# How long to get going?

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OK, I know Santa is bringing me a GPS (Garmin V) to put under the tree. My question is how long should I expect to need to learn enough of the features to begin Geocaching? I can usually do pretty well with gadgets and such, but I've never used a GPS before.

Thanks-

Lisa

If you go out in your front yard and play with it for an hour or two (after glancing at the manual), practice marking a waypoint and then "finding" that spot using your GPS.

There's no reason you couldn't go out caching later that day...

I got a little too enthusiastic when I got my GPS. My first two attempts at caching ended up with no-finds. It takes a little practice to get to know what to look for.

Jamie

Just play with it first...then try a 1/1 that is near by...we went to one that was found the day before and had about 20 finds...so we knew it was there (now we have learned thats not always the case)..have fun

Lisa-

Also make sure you understand the difference between DMS (Degrees Minutes Seconds) and MinDec (Degrees Minutes in decimal) and DegDec (Degrees in decimal). GeoCaching.com uses MinDec format...

Your GPS may come set to one of the other formats which can cause some confusion.

For example, a geocache is listed as:

N 40° 33.730 W 105° 04.657 (WGS84)

This is read as "North 40 degrees, 33.730 minutes by West 105 degrees, 04.657 minutes" The WGS84 is the "datum" (make sure your GPS is set to WGS84)

This exact same coordinate can also be shown as:

DMS = 40°33'43.81"N 105°4'39.43"W

MinDec = 40°33.7302 -105°4.6572

DegDec = 40.56217 -105.07762

UTM = 13 493429 4490158

All of the above point to the same location, but notice how the DMS and MinDec and DegDec all start with 40 but the following digits are different. This is why it can cause some confusion.

One trick I used to show some kids in the neighborhood how to use a GPS is that I hid a couple golfballs in the neighborhood and marked them in my gps as waypoints. Then, I had the kids try and find the "hidden" golfballs. You might try this also when learning how to use the gps. Hide the golfballs and mark them in your gps. Then walk away a bit and then try to find them using the GPS. This will allow you to get used to how to GPS works before hiking around looking for a cache.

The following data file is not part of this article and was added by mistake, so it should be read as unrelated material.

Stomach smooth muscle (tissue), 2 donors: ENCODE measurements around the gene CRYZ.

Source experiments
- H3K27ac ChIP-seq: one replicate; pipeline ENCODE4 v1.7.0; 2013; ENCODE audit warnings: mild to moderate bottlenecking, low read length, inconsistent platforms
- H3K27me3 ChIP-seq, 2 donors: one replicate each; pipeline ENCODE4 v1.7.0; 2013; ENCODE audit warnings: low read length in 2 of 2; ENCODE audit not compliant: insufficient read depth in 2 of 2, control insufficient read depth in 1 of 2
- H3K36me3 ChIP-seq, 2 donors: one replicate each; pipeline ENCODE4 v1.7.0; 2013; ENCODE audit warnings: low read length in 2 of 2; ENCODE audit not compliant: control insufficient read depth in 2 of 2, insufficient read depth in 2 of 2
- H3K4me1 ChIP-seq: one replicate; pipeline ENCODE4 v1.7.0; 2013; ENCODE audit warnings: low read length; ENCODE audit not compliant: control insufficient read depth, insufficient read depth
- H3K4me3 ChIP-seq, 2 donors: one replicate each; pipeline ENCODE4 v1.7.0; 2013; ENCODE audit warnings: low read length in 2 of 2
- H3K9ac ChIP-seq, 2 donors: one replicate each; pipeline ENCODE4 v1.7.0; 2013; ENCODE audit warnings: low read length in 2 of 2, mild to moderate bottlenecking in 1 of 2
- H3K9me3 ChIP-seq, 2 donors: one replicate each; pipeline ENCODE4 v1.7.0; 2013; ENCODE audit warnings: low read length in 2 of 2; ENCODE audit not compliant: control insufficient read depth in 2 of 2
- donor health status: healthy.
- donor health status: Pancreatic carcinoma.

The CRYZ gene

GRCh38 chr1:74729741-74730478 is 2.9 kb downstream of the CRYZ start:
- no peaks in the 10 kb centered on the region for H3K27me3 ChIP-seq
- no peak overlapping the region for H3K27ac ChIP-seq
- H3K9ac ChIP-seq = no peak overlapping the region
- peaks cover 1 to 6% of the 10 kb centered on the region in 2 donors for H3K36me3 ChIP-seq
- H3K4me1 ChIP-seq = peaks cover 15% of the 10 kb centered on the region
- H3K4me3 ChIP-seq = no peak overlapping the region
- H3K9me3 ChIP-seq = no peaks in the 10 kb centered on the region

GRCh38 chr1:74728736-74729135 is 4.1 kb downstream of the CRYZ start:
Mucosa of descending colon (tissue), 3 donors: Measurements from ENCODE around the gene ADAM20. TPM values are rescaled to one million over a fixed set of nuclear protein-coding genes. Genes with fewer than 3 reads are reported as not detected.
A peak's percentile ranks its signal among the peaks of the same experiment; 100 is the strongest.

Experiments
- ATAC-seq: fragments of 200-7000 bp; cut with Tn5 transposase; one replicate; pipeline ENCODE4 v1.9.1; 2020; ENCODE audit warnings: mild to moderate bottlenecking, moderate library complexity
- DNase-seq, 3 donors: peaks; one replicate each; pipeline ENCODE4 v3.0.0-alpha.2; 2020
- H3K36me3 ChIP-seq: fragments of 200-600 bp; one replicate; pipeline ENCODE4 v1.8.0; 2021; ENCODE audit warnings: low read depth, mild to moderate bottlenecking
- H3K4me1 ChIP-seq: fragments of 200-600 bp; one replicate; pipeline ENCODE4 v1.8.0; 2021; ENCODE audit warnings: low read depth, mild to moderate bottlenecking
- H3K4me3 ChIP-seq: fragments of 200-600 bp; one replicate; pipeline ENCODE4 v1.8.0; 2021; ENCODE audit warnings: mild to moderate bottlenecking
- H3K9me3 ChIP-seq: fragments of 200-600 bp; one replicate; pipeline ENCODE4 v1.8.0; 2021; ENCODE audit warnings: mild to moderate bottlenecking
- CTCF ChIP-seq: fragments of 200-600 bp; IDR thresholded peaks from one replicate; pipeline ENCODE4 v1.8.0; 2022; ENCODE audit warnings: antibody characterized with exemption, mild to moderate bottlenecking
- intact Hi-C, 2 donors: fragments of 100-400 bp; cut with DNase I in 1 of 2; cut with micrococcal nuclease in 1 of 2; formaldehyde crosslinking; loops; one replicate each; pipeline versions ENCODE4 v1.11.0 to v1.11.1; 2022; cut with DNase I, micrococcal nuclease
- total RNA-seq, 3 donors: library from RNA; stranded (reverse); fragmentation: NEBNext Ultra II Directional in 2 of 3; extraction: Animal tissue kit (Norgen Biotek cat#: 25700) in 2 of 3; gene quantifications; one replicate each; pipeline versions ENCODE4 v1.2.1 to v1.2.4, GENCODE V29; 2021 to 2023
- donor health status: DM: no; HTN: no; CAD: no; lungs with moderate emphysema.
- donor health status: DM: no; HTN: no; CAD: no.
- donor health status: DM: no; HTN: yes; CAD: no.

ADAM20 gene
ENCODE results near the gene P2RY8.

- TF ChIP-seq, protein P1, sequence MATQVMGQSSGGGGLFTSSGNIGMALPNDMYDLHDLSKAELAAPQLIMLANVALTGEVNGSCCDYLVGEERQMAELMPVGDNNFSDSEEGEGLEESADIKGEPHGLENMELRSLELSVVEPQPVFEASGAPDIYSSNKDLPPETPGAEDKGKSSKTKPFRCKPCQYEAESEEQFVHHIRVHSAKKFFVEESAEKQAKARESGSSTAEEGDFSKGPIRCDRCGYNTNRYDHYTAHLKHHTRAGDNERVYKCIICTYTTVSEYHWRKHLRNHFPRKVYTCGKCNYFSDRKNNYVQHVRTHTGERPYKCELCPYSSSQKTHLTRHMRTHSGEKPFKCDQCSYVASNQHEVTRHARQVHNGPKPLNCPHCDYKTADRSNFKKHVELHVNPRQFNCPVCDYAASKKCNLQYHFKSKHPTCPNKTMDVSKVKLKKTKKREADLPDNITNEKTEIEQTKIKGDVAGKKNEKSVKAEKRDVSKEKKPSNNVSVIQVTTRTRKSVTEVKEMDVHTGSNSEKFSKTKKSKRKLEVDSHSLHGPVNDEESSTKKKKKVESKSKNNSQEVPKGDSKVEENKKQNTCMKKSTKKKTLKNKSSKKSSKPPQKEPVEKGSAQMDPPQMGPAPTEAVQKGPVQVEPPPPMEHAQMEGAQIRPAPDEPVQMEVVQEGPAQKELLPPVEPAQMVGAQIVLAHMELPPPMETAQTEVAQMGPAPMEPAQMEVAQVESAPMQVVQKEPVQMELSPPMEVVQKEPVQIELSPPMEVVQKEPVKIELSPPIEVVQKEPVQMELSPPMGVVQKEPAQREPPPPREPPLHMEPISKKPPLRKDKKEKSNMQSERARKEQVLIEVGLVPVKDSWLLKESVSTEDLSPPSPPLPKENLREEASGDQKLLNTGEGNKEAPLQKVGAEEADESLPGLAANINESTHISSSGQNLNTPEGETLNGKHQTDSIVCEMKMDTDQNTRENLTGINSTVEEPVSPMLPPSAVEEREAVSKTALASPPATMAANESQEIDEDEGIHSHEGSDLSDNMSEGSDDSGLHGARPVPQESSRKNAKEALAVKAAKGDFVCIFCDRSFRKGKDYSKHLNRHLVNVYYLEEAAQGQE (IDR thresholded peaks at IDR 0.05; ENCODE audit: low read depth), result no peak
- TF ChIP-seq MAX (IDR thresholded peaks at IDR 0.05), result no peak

The most important hint is to have fun! Geocaching is a blast and if you have any other questions, post them to this webpage and there are many others here that would be glad to help you out.

Hard work pays off in the future, laziness pays off now.

....took me a little less than an hour of playing around with my Garmin to feel comfortable with giving it a shot.

I got my GPS V one evening and went out the next day. Figure out how to download a waypoint from geocaching.com into your gps, use the find waypoint feature and you are off and running. As you learn your gps and what to look for for a geocache you will also be ready to learn magnetic declination and all that stuff. Start with 1's and 2's for difficulty and work your way up.

Wherever you go there you are.

One of the most important things you need to remember is that a GPS is not a cache magnet. It will only get you close, say 20 feet or so is common then you have to look around for it. Another piece of advice is that if the pointer tells you to walk off the path and plunge through the thickets and it is rated a 1, don't be fooled into complying,just be patient and find the right and often easiest way. Above all good luck and have fun. It's easier than you think and more fun than you can imagine.

The early bird may get the worm, but the second mouse gets the cheese.

Click here to get the manual from Garmin. It may help if you have an idea how it works before you get it. You'll want to learn how to enter latitude/longitude into the unit and then navigate to that spot. You may also consider posting a note in the forum section for your region, asking if there are any V owners who wouln't mind if you tagged along on their hunt. They could show you how the unit works and you could pick up a couple finds at the same time.

quote:

__GeoCaching.com uses MinDec format...__

Your GPS may come set to one of the other formats which can cause some confusion.

Good Point! On my first hide I wrote the cooridinates on the lid of the cache in DegMinSec and only realized my booboo when I went to enter the hide on site.

Dave

Me ambivalent? Well..... yes and no.

With the suggestions that have been given, you should be on your way in about an hour.